Team Trump’s latest social media platform, Gettr, has grown from a safe space for conservative beliefs to a hellish landscape of impostor accounts, offensive memes and pornography within hours of its launch. This illustrates what the nascent, pro-conservative platforms have done wrong: By pretending to be bastions of unhindered free speech, they are fighting current market leaders with one arm tied behind their back.
If right-wing voices who complain about the leftist ‘Big Tech’ bias are serious about competing with the biggest social media platforms, they should consider using the same tools that have made Facebook and Twitter multibillion-dollar behemoths. dollars. They too must embrace moderation of content.
Moderating one’s own content platform complies with long-standing conservative and libertarian respect for private property rights and does not constitute a betrayal of free speech. The First Amendment protects against the suppression of speech by the government; it does not allow citizens to organize a political rally without authorization in their neighbor’s yard. Yet attempts to confuse private social media platforms with free speech rights abound in provocative lawsuits, state law, and academic legal theories.
But rather than suffer the damage inflicted by blurring the lines between private property and the public square with regulations, why not find a successful market solution under current rules?
Conservative alternative social networking company Parler was notoriously launched from Amazon’s cloud hosting service (AWS) earlier this year; but even before that it wasn’t going very well. Parler touted itself as the “city’s square of the world” and chose elaborate verification systems, perhaps in an effort to avoid moderation of content that its target audience might (in theory) shy away from. This approach had an impact on functionality and user experience. In November 2020, Parler had only 11 million accounts compared to 330 million for Twitter. And, ultimately, Parler’s lack of sufficient content moderation was what AWS pointed out to justify the termination of Parler’s account. Looking back, Parler should have been moderate, but on its own pro-Tory terms.
Likewise, Jason Miller, CEO of Gettr and a former member of the Trump campaign, said the one thing the platform prides itself on is free speech. This is great marketing until Sonic the Hedgehog porn posts appear on the platform. It is likely that Mr. Miller quickly remembered the value of private property rights and discovered the merits of Section 230 of the Communications Decency Act, the liability shield that protects platforms from costly litigation, even if they remove third-party content from their site.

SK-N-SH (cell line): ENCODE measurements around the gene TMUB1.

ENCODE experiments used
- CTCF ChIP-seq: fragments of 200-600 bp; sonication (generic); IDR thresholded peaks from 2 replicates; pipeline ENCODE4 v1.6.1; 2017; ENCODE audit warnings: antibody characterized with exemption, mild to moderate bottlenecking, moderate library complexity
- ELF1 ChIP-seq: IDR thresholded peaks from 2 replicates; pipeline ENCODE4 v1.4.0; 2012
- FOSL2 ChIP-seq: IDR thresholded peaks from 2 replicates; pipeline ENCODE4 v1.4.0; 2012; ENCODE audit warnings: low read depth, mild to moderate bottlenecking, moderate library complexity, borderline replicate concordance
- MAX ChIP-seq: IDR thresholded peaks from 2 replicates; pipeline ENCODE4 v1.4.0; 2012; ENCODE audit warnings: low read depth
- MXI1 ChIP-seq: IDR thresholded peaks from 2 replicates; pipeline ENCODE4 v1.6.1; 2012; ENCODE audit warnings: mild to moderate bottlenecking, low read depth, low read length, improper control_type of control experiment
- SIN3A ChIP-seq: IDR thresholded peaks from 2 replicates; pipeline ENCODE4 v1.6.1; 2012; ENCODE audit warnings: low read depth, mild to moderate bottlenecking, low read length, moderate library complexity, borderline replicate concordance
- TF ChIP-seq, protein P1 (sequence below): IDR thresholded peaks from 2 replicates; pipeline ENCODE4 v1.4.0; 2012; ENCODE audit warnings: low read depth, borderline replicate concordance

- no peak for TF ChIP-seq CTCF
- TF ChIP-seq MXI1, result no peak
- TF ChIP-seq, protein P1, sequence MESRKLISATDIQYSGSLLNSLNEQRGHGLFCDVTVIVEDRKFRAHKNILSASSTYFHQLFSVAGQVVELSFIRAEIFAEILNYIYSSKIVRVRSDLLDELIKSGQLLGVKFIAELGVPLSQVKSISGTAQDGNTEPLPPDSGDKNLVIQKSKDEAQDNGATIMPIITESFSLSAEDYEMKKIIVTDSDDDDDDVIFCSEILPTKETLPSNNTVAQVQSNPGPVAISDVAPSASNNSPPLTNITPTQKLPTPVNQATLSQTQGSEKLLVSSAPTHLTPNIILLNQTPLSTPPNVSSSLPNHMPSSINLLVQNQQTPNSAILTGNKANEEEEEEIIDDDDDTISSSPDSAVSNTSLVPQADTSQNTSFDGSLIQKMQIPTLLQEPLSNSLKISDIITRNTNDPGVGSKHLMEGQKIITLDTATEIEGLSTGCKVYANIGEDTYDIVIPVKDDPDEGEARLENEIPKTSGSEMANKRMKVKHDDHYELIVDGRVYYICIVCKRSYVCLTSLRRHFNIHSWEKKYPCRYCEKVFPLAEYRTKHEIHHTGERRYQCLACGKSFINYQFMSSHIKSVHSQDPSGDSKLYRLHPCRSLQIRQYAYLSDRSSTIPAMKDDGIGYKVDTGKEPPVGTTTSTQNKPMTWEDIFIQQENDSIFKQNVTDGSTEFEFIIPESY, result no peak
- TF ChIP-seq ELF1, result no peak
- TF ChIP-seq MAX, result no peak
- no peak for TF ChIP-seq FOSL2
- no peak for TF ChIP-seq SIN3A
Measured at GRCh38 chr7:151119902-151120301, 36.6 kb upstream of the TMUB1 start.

The Conservatives do not want a free speech wild west on their social media platform. They probably want content moderation that removes violence, spam, fake accounts and pornography, but leaves out content about school choice, sanctity of life, Christianity, oil production. and gas in the United States, political skepticism and unflattering reporting on Democrats.
Parler and Gettr have the First Amendment right, facilitated by Section 230, to do just that right now, no litigation or changes in laws necessary.
It is as naive to believe that moderation of content is not necessary as to believe that it can be done without any bias. Moderation of content is inherently subjective. One man’s offensive speech is another man’s satire. One person’s pornography is another’s art, and one person’s violent and dangerous imagery is another’s uncomfortable and important truth. And while this is all protected speech under the First Amendment, it’s probably not what everyone wants to see when they go online.
To claim otherwise invites paraphrasing: if men were angels, no moderation of content would be necessary. Talking and Gettr learned it the hard way, but the next generation of social media doesn’t have to.
What is needed is not impossible objectivity or free content for all. Instead, it’s about competing biases in moderation of content. There should be ideologically varied content moderation policies on various social media platforms acting as competitive advantages.
Just as the remedy for left-wing CNN wasn’t to force conservative content on their station or create a magically objective news channel, it was right-wing Fox News. So it should be with a conservative-friendly social media platform.
Online entrepreneurs wishing to attract right-wing users shouldn’t tackle Facebook and Twitter while fearing to moderate the content. But they should try to compete in the market instead of hampering such a promising industry with heavy regulations or excessive legal exposure.
Those who wish to see more conservative voices and content online would be wise to play by the rules as they are, not as they would like them to be.
Jessica Melugin is Director of the Center for Technology & Innovation at the Competitive Enterprise Institute.